medwireNews: Temporary methotrexate treatment in patients with arthralgia may delay the onset of clinical rheumatoid arthritis (RA) and reduce disease burden, researchers have found.
However, methotrexate treatment failed to prevent the development of clinical arthritis, reported Doortje Krijbolder (Leiden University Medical Center, the Netherlands), who presented the findings at the EULAR 2022 Congress in Copenhagen, Denmark.
Despite this, Krijbolder said the study provides the “first evidence for disease modification when intervening in pre-RA.”
She noted that the focus on identifying the “critical period for disease modification” has shifted from the 2 years after RA diagnosis, for which there is strong evidence, to earlier disease stages, including undifferentiated arthritis and arthralgia, to look at sustained disease modification.
Two trials performed in arthralgia to date have failed to find that therapeutic intervention prevents RA, but “this could depend on the chosen treatment or selected outcomes,” said Krijbolder.
The TREAT EARLIER proof-of-concept trial involved 236 adults who had arthralgia that was clinically suspected to progress to RA as well as subclinical joint inflammation identified on magnetic resonance imaging (MRI). They were randomly assigned to receive a single intramuscular glucocorticoid 120 mg injection followed by a 1-year course of methotrexate of up to 25 mg/week or placebo.
The 119 patients treated with methotrexate were no less likely to develop persistent clinical arthritis, defined as fulfilling the 2010 RA criteria or involving at least two joints for at least 2 weeks, at 2 years than the 117 patients receiving placebo, at rates of 80% and 82%, respectively.
But Krijbolder said their results did show a delay in the onset of persistent clinical arthritis in two prespecified subgroups of high-risk patients: those with a positive predictive value (PPV) of at least 70%, and those positive for anti-citrullinated protein antibodies.
The proportion of patients developing arthritis earlier on was smaller among those in the treatment group than the placebo group, with a statistically significant difference between the two groups at 6 and 12 months in those with a PPV of at least 70%. But during the second year “this difference disappears,” indicating a delay but no prevention, said Krijbolder.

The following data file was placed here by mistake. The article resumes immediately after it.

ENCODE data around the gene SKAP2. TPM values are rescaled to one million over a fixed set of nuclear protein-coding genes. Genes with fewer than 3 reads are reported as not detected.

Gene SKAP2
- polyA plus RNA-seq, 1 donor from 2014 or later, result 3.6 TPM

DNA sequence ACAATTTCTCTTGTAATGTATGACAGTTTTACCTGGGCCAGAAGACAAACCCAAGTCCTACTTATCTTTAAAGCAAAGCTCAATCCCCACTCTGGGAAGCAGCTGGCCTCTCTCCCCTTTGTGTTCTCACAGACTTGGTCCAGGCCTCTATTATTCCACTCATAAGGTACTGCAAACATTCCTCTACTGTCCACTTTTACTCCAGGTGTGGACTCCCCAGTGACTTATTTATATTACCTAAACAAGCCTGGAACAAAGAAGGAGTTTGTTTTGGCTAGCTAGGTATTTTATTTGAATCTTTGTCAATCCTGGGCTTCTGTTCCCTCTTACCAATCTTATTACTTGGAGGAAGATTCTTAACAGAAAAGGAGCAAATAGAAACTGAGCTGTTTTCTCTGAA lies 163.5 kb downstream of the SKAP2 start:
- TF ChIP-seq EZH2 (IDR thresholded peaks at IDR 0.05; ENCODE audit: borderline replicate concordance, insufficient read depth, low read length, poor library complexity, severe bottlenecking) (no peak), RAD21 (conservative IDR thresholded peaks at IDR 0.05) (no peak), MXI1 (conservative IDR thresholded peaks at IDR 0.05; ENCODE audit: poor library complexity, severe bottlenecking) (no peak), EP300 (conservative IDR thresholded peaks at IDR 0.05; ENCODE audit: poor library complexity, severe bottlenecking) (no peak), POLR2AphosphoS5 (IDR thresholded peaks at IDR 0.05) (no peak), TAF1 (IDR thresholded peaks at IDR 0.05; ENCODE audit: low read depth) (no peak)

There was also a reduction in disease burden in the overall study population that was significantly greater with methotrexate treatment, as seen by a significantly greater reduction in joint pain, morning stiffness, functional impairment on the HAQ scale, and presenteeism at work that persisted over the entire 2 years and was evident across all subgroups. And there was a similar treatment effect on MRI-detected joint inflammation.
Krijbolder commented that it “may seem counterintuitive that on the one hand we found a delay in arthritis development at most, but no prevention, and on the other hand we did find a sustained treatment effect in MRI-detected joint inflammation and related symptoms and impairment.”
To explain this, the researchers performed a post-hoc analysis in high-risk participants stratified according to whether or not they progressed to clinical arthritis.
The results showed that “both progressors and nonprogressors are benefiting from this treatment,” said Krijbolder.
“Participants who did not progress to arthritis almost had a complete relief of pain and nearly returned to the normal range of MRI-detected inflammation that can be found in symptom-free controls,” she noted.
“Participants who did progress, whether early or later during follow-up, had clearly less pain and less MRI-detected inflammation if they were in the treatment group.”
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